Diagnosing and Treating Keratoconus

keratoconus


There are many different conditions that can affect our eyes. One that is fairly common – estimated to affect around 1 in every 2000 people in the U.S. but many people haven’t heard of is keratoconus. Keratoconus is an eye condition that is characterized by an unusual bulging of a part of the eye called the cornea. The cornea is usually a dome-shaped window that covers the front part of the eye. Patients with keratoconus do not have an evenly shaped dome, but instead, their cornea bulges outwards in a cone shape. This interferes with the way that light is refracted when it enters the eye, causing the patient to experience a range of issues with their vision.


Fortunately, eye doctors are able to diagnose keratoconus fairly easily, and there is treatment available that can ensure that the condition doesn’t significantly affect your vision in your day to day life.


What Causes Keratoconus?


It often isn’t clear why some people develop keratoconus and others don’t. However, there are some factors that are believed to contribute to it. For example, some experts have suggested that oxidative stress, which can occur as a result of exposure to elements such as pollution, UV rays and more, can weaken the cornea and make it more likely to bulge. Other studies have suggested that chronic rubbing if the eyes, such as if you suffer from eye allergies or other irritation, could also be a contributing cause. The condition is also more prevalent amongst people of non-Caucasian descent.


The bulge occurs due to the progressive thinning of the cornea, and it develops fairly gradually. If you don’t attend regular eye exams, it may not be detected until it has had a considerable impact on your eyesight.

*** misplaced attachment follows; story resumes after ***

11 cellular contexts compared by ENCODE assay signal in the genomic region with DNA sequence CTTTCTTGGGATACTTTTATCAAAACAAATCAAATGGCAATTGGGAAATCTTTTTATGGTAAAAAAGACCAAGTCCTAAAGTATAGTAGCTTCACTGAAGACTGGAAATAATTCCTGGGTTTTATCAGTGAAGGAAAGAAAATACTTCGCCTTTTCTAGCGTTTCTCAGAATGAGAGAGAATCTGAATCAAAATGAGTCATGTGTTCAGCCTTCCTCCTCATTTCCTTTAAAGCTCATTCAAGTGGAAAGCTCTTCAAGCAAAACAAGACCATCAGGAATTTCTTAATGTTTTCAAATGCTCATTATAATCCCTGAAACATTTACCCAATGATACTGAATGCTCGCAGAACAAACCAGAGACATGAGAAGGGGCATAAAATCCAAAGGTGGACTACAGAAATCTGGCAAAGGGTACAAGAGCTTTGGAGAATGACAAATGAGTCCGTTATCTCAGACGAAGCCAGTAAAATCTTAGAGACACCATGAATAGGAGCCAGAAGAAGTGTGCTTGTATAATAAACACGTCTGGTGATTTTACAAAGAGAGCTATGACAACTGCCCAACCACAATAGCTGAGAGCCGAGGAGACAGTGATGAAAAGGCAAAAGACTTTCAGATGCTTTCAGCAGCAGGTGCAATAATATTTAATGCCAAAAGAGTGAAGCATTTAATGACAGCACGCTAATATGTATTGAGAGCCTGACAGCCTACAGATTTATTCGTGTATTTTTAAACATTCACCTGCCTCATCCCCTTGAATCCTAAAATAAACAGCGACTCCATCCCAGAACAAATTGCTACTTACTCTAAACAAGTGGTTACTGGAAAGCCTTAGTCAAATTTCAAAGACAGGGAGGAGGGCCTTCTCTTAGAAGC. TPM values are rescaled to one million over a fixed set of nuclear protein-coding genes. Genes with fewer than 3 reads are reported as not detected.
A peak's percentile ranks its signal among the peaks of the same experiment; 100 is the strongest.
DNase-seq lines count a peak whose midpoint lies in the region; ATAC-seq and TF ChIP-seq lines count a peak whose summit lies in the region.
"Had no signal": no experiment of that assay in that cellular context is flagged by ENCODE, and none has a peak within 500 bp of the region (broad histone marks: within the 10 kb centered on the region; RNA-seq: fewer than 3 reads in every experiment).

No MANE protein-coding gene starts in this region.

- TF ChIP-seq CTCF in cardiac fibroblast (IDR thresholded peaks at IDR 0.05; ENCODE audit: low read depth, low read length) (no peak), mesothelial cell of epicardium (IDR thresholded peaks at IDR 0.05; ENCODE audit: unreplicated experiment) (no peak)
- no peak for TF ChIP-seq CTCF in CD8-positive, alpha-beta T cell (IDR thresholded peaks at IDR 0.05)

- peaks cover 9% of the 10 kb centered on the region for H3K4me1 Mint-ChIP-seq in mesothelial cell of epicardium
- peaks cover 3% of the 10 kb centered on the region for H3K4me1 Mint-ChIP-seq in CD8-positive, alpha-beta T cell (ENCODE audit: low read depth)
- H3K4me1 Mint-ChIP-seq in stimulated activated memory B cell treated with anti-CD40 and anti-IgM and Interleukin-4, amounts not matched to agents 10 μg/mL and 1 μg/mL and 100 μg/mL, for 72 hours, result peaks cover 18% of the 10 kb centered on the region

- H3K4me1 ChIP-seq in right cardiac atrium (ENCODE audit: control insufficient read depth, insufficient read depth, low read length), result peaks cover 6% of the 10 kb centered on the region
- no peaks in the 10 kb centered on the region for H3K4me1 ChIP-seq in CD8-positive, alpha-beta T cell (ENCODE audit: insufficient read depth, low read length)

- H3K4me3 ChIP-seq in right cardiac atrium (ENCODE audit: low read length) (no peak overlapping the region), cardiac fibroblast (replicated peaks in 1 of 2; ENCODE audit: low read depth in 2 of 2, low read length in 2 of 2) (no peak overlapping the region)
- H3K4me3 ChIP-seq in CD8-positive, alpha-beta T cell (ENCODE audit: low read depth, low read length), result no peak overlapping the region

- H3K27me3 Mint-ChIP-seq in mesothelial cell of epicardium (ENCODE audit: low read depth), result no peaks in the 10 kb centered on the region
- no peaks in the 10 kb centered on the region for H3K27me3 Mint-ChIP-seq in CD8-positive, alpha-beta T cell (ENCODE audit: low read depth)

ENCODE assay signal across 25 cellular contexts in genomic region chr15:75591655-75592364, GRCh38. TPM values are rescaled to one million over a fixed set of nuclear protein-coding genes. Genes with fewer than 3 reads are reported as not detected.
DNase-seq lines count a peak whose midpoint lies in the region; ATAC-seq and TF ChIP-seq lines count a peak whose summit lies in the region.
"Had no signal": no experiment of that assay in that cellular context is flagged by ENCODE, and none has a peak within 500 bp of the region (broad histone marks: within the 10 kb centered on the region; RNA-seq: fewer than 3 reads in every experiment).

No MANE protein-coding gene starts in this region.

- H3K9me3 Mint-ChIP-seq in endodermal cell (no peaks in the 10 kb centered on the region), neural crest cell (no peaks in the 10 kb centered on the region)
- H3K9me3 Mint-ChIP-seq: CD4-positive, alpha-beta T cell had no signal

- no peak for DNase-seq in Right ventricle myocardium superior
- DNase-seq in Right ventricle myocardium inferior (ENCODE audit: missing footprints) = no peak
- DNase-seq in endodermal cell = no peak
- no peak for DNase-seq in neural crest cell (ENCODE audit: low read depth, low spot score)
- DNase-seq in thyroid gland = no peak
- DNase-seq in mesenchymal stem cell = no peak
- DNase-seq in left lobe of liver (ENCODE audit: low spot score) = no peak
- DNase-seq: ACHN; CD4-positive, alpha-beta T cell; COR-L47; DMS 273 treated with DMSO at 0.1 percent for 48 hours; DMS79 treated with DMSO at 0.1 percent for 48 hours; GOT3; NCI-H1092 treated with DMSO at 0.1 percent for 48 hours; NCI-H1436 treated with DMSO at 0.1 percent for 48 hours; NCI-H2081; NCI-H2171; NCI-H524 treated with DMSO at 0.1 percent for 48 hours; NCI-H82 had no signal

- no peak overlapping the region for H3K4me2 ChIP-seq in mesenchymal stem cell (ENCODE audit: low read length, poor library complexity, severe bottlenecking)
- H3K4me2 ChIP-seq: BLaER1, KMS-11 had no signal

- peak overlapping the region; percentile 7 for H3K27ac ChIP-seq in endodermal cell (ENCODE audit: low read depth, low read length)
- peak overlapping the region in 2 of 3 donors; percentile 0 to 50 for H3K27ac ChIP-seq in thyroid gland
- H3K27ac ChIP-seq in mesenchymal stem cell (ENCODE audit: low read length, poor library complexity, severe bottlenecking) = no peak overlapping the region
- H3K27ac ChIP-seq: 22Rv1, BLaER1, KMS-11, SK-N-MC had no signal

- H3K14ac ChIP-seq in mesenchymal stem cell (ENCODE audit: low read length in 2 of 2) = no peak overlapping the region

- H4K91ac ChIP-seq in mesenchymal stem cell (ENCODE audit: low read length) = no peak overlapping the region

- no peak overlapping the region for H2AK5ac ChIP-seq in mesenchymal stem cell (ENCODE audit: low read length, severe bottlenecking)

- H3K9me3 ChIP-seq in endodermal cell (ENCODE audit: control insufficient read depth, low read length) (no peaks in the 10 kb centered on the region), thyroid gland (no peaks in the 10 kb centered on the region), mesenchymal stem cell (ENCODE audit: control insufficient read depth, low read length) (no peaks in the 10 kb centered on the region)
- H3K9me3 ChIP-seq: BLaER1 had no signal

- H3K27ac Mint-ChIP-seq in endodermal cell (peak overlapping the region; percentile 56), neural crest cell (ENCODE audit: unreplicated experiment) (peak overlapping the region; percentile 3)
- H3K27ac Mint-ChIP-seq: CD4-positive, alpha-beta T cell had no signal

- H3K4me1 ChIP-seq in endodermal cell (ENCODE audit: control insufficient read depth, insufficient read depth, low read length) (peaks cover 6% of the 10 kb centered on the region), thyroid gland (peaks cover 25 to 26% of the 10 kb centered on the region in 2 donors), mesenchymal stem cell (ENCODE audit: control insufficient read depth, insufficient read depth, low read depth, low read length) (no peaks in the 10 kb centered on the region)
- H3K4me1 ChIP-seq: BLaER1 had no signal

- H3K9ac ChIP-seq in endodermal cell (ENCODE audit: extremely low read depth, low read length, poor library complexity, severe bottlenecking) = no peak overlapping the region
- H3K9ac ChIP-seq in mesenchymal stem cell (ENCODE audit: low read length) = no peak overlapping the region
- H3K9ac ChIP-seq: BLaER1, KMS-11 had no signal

Diagnosing Keratoconus


If you exhibit any of the following symptoms, you could be suffering from keratoconus:

  • Mildly blurred vision

  • Slightly distorted vision, meaning that lines that should be straight such as lampposts appear wavy instead

  • Redness of the eyes

  • Swelling around the eyes

  • Increased sensitivity to light

  • Finding it hard to drive at night due to glare

  • Finding it hard to wear contact lenses as they may feel uncomfortable and be a poor fit


If you suspect you may have keratoconus, it is important that you arrange an appointment with our eye care team so that you can be assessed. The good news is that keratoconus can be diagnosed through a routine eye examination. Our eye doctor will look at the shape of your cornea and measure the extent of the curve/bulge as part of the diagnostic process. In some instances, it may also be necessary to perform a topography of the cornea. This is a 3D map of the surface of your eye that is created using cutting edge imaging of the cornea.


Treating Keratoconus


There are various options for treating keratoconus, but scleral contact lenses are by far one of the most effective and successful. Scleral contact lenses are specialty contact lenses that are designed specifically for patients with corneal abnormalities such as keratoconus. Unlike conventional contact lenses which make contact with the entire surface of the eye, scleral contact lenses only make contact with the white part of the eye (called the sclera) and vault over the corneal surface, leaving a gap beneath which can comfortably accommodate the bulge.


There are several different sizes of scleral contact lenses available, meaning that there is certainly a variety that will meet your needs. Their larger diameter means that they remain centered and stable on your eyes and prevents them from slipping out easily. The space between the surface of the eyes and the back of the lens also acts as a reservoir for tear film, keeping moisture on the eyes and preventing them from drying out.


If scleral lenses prove unsuccessful, there are several other treatment options available including:


Intacs: these are small, curved devices that are surgically implanted into your cornea to flatten it and improve your vision.

Collagen cross-linking: this is when a special UV light is used alongside eye drops to strengthen your cornea so that it doesn’t budge any further.

Surgical corneal transplant: this is when your natural cornea is removed and replaced with healthy corneal tissue from a donor.



If you would like more information about keratoconus, or you are concerned that you may have this condition, don’t hesitate to get in touch with our expert team of eye care specialists in El Paso, TX who would be delighted to help.